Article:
The problem is that there is, in fact, no basis for these DHS claims about a “requirement” or “need” to show ID to travel. No publicly-disclosed law or regulation, including the REAL-ID Act and the regulations issued by the DHS to implement it, imposes such a requirment on air travelers. And no court has ever reviewed, much less upheld, such a requirement or a DHS claim of authority to impose it by secret administrative directive.
The TSA’s “ID verification” procedure for people without acceptable ID involves a form for which the TSA still has never gotten the OMB approval and OMB control number required by law, and a bizarre game of “20 questions” based on commercial data aggregated by Accurint, a data mining contractor.
Court challenges to the Constitutionality of the TSA’s “ID verification” program for travelers who don’t have ID the TSA deems acceptable will become inevitable once the TSA begins applying this “ID verification” questioning scheme to everyone who shows up at an airport with no ID except a driver’s license from a “non-compliant” state.
Decisions in those cases are likely to be crucially influenced by the outcome of law student and professional troublemaker Jonathan Corbett’s current pro se Federal lawsuit challenging TSA-mandated “security interviews” and denial of air transport to (some of) those travelers who chose to exercise their right to remain silent in response to these (outsourced and privatized) third-party administrative interrogations.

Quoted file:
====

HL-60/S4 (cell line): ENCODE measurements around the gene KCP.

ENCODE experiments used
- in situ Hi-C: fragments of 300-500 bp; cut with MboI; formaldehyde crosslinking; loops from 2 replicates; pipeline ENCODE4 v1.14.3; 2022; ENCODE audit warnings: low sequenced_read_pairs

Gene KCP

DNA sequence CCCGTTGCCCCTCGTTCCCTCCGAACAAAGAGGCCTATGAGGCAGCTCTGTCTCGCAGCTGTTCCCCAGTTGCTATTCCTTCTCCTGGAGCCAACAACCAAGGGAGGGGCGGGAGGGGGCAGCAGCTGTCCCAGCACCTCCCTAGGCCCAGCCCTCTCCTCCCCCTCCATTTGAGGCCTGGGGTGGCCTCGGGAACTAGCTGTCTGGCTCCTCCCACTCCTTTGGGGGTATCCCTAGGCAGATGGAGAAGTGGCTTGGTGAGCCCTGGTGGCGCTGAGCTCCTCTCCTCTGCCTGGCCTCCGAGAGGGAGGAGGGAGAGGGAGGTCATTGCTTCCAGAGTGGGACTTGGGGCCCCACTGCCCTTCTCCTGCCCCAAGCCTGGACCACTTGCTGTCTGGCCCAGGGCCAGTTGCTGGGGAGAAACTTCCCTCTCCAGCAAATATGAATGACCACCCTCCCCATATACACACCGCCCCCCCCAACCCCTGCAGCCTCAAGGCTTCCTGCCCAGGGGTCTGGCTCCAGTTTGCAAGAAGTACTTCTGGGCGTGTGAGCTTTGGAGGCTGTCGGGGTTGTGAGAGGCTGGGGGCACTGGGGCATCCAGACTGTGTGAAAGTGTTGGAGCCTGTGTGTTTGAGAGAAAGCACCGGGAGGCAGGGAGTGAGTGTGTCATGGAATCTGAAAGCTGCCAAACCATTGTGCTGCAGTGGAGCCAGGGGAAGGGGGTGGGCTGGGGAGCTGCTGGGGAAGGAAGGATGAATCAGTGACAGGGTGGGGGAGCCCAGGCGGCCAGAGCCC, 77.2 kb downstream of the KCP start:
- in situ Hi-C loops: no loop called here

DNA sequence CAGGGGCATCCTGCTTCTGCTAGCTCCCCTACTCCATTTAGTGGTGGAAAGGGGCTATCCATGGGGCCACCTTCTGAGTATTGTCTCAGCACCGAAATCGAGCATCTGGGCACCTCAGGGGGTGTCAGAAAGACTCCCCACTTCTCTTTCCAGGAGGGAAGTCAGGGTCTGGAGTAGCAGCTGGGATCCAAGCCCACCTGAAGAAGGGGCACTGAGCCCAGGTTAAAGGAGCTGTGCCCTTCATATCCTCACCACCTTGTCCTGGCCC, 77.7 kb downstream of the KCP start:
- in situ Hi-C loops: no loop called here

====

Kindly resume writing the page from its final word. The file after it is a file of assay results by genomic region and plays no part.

Previously-secret directives from the TSA to airlines disclosed to Mr. Corbett in response to his lawsuit define declining to answers airline questions as per se suspicious and as shifting the burden onto would-be travelers to “resolve” these suspicions.
In response to Constitutional challenges, courts have upheld limited warrantless, suspicionless, administrative searches at various types of checkpoints. But so far as we know, in each of those cases the reviewing courts have been told or have assumed that individuals were free to decline to answer any questions at these checkpoints, and could not be detained more than briefly without probable cause.
So far as we know, no court has ever upheld the denial of passage through a checkpoint or the imposition of sanctions, beyond brief delay, for exercising the right to remain silent at such a checkpoint, without some (other) articulable basis for probable cuase to believe they have committed some crime. Exercising one’s Fifth Amendment right to remain silent cannot legally be deemed “suspicious” by a federal agency, just as it cannot constitute probable cause for arrest or prolonged detention, nor can it constitute evidence of guilt.